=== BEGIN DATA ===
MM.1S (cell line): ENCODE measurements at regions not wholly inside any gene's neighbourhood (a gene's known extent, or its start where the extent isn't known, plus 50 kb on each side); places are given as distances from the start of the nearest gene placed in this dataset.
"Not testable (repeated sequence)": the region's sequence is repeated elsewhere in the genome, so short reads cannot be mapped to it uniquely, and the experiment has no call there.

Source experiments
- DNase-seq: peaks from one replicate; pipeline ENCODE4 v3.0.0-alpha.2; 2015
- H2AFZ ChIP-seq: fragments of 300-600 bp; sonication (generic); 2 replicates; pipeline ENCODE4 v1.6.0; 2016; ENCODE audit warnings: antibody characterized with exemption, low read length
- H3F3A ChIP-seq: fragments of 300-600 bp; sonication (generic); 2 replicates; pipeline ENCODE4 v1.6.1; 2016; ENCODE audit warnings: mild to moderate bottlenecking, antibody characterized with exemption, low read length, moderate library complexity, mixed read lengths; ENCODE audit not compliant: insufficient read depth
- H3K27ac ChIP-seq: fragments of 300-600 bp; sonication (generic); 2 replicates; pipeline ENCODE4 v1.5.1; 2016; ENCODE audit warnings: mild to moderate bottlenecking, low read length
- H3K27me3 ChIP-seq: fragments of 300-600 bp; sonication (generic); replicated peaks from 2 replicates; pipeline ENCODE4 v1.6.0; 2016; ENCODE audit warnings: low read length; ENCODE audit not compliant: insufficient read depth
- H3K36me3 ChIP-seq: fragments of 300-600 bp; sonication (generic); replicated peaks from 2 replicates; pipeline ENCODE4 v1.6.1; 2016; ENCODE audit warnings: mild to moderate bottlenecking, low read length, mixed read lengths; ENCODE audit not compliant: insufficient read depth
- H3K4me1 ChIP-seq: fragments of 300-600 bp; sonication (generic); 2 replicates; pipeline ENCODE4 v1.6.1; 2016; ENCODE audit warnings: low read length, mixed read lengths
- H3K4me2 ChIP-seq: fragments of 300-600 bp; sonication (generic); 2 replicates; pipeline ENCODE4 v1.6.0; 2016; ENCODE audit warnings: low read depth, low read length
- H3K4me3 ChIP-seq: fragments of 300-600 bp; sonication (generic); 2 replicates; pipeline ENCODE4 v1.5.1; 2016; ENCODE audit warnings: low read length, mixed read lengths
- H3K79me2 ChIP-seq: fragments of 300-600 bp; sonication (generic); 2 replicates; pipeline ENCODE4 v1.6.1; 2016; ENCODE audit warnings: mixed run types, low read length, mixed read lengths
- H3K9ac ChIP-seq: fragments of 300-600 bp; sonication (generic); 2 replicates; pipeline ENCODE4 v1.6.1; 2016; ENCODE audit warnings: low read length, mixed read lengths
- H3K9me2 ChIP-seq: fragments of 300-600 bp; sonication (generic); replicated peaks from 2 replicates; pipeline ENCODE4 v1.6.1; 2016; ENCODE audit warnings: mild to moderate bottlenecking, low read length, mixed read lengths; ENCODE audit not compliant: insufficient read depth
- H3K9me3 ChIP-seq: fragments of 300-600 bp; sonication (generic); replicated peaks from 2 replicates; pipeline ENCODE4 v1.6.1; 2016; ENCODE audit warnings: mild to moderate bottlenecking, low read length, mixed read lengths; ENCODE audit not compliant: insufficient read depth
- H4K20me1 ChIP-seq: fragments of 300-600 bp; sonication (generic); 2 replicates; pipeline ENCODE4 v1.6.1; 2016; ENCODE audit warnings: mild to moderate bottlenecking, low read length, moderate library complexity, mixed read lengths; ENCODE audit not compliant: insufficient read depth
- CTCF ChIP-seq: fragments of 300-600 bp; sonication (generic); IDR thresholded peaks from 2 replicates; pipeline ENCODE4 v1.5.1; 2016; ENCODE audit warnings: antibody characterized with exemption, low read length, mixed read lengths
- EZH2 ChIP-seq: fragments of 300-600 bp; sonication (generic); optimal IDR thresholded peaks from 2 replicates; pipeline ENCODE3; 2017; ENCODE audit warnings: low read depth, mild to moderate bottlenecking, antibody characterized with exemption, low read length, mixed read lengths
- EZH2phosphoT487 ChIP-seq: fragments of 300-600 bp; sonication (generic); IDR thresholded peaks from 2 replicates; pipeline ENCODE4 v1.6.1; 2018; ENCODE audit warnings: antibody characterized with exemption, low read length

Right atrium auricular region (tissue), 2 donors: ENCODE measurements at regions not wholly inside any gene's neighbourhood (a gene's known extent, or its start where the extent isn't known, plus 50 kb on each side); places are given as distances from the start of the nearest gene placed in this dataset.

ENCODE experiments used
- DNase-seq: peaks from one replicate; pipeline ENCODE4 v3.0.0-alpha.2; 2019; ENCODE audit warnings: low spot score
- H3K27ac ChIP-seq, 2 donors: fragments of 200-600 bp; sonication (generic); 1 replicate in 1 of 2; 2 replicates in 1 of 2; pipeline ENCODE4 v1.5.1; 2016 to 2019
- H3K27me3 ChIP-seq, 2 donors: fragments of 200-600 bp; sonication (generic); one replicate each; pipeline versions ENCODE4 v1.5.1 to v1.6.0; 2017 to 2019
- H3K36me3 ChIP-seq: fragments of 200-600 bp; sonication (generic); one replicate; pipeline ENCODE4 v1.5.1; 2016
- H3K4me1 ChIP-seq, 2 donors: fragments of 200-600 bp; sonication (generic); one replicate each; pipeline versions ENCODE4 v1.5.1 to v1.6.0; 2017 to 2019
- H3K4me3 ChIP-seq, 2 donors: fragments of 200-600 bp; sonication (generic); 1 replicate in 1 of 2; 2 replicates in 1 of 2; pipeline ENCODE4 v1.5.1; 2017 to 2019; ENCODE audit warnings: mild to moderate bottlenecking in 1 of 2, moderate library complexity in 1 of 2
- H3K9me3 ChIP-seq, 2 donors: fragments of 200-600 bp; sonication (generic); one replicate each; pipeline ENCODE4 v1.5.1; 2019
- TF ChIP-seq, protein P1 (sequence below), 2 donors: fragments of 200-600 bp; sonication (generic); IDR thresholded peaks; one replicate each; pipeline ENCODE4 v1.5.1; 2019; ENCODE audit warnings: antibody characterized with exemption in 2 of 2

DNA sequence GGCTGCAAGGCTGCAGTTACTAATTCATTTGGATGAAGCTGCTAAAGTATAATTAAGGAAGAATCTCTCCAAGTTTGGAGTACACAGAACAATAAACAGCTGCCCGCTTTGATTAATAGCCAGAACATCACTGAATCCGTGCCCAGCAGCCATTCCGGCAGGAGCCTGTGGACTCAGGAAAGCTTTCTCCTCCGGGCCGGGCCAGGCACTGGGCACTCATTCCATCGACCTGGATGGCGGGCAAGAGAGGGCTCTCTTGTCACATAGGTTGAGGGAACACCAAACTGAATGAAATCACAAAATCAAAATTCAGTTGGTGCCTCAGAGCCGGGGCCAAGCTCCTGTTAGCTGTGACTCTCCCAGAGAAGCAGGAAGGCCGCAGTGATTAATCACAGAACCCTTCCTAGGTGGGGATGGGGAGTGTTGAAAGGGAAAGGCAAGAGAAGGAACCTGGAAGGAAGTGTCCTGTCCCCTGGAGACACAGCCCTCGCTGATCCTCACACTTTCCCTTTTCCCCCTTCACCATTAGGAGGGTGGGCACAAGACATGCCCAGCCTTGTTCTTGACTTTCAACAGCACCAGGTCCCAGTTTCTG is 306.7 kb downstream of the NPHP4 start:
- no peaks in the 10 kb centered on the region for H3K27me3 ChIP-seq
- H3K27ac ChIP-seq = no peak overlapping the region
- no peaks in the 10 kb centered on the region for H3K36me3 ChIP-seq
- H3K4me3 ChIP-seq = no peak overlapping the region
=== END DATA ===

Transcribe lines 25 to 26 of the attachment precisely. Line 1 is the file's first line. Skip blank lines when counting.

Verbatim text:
- H3K27me3 ChIP-seq, 2 donors: fragments of 200-600 bp; sonication (generic); one replicate each; pipeline versions ENCODE4 v1.5.1 to v1.6.0; 2017 to 2019
- H3K36me3 ChIP-seq: fragments of 200-600 bp; sonication (generic); one replicate; pipeline ENCODE4 v1.5.1; 2016